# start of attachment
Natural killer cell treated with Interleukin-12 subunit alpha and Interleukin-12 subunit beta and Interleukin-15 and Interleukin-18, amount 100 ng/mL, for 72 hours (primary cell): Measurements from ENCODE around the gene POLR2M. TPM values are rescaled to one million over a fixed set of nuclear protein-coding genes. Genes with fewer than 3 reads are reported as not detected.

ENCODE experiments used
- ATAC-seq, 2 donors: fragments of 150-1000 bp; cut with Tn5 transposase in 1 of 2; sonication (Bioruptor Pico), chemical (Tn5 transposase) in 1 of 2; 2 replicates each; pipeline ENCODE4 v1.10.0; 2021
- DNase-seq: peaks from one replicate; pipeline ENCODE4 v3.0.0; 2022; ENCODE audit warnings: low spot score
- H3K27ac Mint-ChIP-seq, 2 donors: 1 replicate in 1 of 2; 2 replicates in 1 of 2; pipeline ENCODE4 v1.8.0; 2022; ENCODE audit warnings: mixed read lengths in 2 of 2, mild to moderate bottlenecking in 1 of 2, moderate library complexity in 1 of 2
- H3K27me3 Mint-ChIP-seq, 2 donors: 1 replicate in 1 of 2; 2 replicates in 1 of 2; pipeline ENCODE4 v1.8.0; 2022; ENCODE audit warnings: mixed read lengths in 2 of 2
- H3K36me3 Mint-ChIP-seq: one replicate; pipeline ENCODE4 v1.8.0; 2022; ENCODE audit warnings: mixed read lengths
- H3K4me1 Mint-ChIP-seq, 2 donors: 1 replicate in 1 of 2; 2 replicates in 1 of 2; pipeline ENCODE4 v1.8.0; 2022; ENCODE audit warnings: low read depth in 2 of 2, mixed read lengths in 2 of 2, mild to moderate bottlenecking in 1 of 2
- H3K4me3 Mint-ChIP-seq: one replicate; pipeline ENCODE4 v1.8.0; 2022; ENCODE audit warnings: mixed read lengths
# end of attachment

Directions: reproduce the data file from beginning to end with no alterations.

Natural killer cell treated with Interleukin-12 subunit alpha and Interleukin-12 subunit beta and Interleukin-15 and Interleukin-18, amount 100 ng/mL, for 72 hours (primary cell): Measurements from ENCODE around the gene POLR2M. TPM values are rescaled to one million over a fixed set of nuclear protein-coding genes. Genes with fewer than 3 reads are reported as not detected.

ENCODE experiments used
- ATAC-seq, 2 donors: fragments of 150-1000 bp; cut with Tn5 transposase in 1 of 2; sonication (Bioruptor Pico), chemical (Tn5 transposase) in 1 of 2; 2 replicates each; pipeline ENCODE4 v1.10.0; 2021
- DNase-seq: peaks from one replicate; pipeline ENCODE4 v3.0.0; 2022; ENCODE audit warnings: low spot score
- H3K27ac Mint-ChIP-seq, 2 donors: 1 replicate in 1 of 2; 2 replicates in 1 of 2; pipeline ENCODE4 v1.8.0; 2022; ENCODE audit warnings: mixed read lengths in 2 of 2, mild to moderate bottlenecking in 1 of 2, moderate library complexity in 1 of 2
- H3K27me3 Mint-ChIP-seq, 2 donors: 1 replicate in 1 of 2; 2 replicates in 1 of 2; pipeline ENCODE4 v1.8.0; 2022; ENCODE audit warnings: mixed read lengths in 2 of 2
- H3K36me3 Mint-ChIP-seq: one replicate; pipeline ENCODE4 v1.8.0; 2022; ENCODE audit warnings: mixed read lengths
- H3K4me1 Mint-ChIP-seq, 2 donors: 1 replicate in 1 of 2; 2 replicates in 1 of 2; pipeline ENCODE4 v1.8.0; 2022; ENCODE audit warnings: low read depth in 2 of 2, mixed read lengths in 2 of 2, mild to moderate bottlenecking in 1 of 2
- H3K4me3 Mint-ChIP-seq: one replicate; pipeline ENCODE4 v1.8.0; 2022; ENCODE audit warnings: mixed read lengths